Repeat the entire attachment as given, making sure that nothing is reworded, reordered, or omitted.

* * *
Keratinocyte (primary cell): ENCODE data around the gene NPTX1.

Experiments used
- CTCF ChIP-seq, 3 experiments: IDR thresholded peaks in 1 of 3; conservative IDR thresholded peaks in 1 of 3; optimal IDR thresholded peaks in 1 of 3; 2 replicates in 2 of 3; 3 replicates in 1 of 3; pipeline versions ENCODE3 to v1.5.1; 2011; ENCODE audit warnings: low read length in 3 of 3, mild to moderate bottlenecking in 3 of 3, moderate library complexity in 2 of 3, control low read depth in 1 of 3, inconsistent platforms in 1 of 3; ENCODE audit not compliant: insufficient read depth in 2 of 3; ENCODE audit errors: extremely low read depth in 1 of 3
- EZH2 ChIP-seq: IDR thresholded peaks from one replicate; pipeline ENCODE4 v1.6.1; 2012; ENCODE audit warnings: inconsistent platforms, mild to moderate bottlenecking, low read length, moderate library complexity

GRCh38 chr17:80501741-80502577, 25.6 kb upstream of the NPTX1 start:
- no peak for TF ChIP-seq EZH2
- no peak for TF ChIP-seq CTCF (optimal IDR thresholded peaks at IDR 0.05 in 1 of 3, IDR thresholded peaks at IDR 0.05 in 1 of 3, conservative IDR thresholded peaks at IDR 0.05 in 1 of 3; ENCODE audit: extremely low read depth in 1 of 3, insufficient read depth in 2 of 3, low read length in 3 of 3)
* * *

Keratinocyte (primary cell): ENCODE data around the gene NPTX1.

Experiments used
- CTCF ChIP-seq, 3 experiments: IDR thresholded peaks in 1 of 3; conservative IDR thresholded peaks in 1 of 3; optimal IDR thresholded peaks in 1 of 3; 2 replicates in 2 of 3; 3 replicates in 1 of 3; pipeline versions ENCODE3 to v1.5.1; 2011; ENCODE audit warnings: low read length in 3 of 3, mild to moderate bottlenecking in 3 of 3, moderate library complexity in 2 of 3, control low read depth in 1 of 3, inconsistent platforms in 1 of 3; ENCODE audit not compliant: insufficient read depth in 2 of 3; ENCODE audit errors: extremely low read depth in 1 of 3
- EZH2 ChIP-seq: IDR thresholded peaks from one replicate; pipeline ENCODE4 v1.6.1; 2012; ENCODE audit warnings: inconsistent platforms, mild to moderate bottlenecking, low read length, moderate library complexity

GRCh38 chr17:80501741-80502577, 25.6 kb upstream of the NPTX1 start:
- no peak for TF ChIP-seq EZH2
- no peak for TF ChIP-seq CTCF (optimal IDR thresholded peaks at IDR 0.05 in 1 of 3, IDR thresholded peaks at IDR 0.05 in 1 of 3, conservative IDR thresholded peaks at IDR 0.05 in 1 of 3; ENCODE audit: extremely low read depth in 1 of 3, insufficient read depth in 2 of 3, low read length in 3 of 3)